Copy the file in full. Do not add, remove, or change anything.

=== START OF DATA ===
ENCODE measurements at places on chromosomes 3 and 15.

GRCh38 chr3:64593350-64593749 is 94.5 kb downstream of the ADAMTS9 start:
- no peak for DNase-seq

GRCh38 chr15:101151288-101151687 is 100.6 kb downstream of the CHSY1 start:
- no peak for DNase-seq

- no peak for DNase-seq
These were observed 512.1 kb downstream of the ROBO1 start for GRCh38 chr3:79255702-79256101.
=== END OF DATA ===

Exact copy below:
ENCODE measurements at places on chromosomes 3 and 15.

GRCh38 chr3:64593350-64593749 is 94.5 kb downstream of the ADAMTS9 start:
- no peak for DNase-seq

GRCh38 chr15:101151288-101151687 is 100.6 kb downstream of the CHSY1 start:
- no peak for DNase-seq

- no peak for DNase-seq
These were observed 512.1 kb downstream of the ROBO1 start for GRCh38 chr3:79255702-79256101.